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Compass brokerage

Compass’s Licensing Agreement Shift Shows That the Brokers Have the Power

Technolocally-minded brokerage Compass just did an about-face on the new technology licensing strategy that they announced at a recent Inman Connect conference. They have now announced that they are terminating the deal that they made with Massachusetts brokerage Leading Edge Real Estate.

Having to change course only a week after announcing their “Powered by Compass” initiative is a sign that something didn’t go according to plan. There is a good chance that the pressure that caused this course correction could have come from the brokers themselves.

Compass was always very open about the potential conflicts that could arise when giving their technology to competing brokers. They were very clear to say that they were not bringing it to “core markets” but this might not have been enough. After all, the company was able to grow at an incredible rate because they were able to lure top brokers from other firms with streamlined tools and generous commission splits.

This turned out to be a brilliant move as bringing over agents was much cheaper than trying to go directly to the buyers and sellers, somethgin that Zillow and Redfin are already battling for. Compass used this impressive growth to convince some of the biggest venture investors in the world, including SoftBank, to make them one of the most well funded real estate “startups” in the world. All in all, they have raised $800 millionin various rounds of financing.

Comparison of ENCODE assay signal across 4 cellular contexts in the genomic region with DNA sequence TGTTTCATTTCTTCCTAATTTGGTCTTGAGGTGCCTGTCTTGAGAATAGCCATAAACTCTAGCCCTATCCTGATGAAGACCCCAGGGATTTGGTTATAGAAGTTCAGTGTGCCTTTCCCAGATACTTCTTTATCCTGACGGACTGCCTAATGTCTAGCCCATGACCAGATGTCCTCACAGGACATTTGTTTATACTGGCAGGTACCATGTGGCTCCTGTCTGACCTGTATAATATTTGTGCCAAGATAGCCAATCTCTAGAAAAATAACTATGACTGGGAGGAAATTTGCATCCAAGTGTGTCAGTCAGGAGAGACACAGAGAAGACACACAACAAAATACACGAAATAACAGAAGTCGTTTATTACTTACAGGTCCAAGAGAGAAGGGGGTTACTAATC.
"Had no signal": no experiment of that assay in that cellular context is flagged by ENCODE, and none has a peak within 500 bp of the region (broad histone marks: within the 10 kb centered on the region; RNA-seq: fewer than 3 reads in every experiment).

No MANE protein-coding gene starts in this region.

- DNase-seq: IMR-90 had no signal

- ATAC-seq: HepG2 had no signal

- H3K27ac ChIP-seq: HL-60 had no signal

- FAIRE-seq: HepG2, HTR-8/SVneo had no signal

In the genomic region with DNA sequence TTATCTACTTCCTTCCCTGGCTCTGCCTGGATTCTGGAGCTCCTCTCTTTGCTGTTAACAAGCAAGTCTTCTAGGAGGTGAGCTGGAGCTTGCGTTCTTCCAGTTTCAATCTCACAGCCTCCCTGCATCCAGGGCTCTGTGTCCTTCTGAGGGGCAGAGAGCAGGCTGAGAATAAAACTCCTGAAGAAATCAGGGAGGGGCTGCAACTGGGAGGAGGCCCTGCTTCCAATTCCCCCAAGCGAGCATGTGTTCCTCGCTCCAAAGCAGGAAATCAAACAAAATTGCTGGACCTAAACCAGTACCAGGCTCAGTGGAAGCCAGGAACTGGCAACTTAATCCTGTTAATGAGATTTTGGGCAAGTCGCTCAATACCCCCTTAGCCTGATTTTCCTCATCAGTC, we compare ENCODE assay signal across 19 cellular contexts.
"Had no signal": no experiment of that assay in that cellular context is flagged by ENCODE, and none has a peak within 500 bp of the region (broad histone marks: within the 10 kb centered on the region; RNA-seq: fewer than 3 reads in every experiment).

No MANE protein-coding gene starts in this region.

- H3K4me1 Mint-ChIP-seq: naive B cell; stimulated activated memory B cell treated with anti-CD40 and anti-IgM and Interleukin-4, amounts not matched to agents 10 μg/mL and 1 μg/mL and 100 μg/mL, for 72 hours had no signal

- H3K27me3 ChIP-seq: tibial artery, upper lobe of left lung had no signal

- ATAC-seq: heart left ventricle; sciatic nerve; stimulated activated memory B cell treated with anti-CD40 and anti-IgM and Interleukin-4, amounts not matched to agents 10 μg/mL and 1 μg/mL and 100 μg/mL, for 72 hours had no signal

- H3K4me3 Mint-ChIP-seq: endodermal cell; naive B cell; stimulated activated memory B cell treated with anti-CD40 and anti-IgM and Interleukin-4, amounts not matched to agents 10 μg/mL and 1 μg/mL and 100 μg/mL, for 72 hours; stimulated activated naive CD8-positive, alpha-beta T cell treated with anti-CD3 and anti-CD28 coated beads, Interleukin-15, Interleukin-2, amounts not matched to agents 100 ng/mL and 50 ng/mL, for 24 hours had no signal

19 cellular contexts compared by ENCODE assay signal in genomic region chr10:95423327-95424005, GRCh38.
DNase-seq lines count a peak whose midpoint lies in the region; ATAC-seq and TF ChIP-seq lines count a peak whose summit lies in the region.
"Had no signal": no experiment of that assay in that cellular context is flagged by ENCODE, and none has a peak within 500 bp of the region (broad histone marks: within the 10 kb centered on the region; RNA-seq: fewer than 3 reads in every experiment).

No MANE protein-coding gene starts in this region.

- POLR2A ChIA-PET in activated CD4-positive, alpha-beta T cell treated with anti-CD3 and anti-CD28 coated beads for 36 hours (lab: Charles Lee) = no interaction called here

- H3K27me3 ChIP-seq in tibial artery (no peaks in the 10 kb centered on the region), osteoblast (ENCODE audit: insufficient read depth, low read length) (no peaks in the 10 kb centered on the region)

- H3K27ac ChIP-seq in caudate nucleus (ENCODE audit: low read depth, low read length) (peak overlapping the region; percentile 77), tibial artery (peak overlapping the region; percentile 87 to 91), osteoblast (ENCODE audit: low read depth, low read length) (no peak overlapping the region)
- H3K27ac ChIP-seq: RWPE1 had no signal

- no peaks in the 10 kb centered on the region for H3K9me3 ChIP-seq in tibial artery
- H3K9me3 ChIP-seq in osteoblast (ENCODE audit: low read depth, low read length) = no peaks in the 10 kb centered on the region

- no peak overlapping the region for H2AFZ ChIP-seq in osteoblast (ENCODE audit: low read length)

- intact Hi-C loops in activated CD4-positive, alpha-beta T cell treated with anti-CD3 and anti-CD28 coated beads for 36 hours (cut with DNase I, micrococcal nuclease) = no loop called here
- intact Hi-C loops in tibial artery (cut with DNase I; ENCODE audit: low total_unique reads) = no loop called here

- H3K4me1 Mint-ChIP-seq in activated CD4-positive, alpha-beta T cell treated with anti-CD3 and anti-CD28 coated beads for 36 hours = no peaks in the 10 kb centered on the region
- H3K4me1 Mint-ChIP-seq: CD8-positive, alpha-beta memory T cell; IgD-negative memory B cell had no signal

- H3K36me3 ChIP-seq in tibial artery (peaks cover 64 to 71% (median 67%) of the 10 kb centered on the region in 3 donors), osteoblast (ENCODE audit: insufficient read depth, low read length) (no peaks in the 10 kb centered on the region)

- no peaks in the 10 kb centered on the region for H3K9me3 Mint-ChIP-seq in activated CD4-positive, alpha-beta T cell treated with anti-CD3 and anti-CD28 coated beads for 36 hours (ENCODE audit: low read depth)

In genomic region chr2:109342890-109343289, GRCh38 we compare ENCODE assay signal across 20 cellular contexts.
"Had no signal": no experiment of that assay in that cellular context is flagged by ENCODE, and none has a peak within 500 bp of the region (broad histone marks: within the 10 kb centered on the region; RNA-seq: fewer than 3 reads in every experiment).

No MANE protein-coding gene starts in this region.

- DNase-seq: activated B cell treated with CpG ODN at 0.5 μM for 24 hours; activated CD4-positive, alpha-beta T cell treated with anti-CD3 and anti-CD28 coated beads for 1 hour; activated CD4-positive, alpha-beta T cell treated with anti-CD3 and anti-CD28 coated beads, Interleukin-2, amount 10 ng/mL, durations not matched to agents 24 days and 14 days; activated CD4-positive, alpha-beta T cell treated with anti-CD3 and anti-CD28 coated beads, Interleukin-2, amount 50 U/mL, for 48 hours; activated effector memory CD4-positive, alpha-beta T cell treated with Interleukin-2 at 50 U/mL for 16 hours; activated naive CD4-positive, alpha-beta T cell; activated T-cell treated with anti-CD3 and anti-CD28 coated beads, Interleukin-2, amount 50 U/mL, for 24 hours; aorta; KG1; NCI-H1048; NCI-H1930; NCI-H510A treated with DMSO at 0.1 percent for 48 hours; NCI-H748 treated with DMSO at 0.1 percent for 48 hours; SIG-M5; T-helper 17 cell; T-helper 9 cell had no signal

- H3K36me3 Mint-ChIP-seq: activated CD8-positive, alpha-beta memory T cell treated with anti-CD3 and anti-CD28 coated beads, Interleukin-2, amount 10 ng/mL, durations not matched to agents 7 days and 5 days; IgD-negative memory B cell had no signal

Since the last huge cash injection of $450 million, they have been on a spending spree, buying brokerages in Chicago, San Francisco, and Miami. The CEO even went on the record saying that his company was willing to pay four- to six-time earnings multiplesfor brokerages, which is not bad considering most brokerages are not much more than the sum of the brokers that bring in the revenue.

Representatives at Compass have been tight-lipped about the reasons behind their decision to end the licensing program. It might be that Massachusets has become, in their mind, a core market and more licensing of more remote areas could still be in the future. Or, it could be that the very brokers that made Compass such an attractive investment for the tech world don’t want to see the technology they were promised given to a competing agent, no matter where they might practice.

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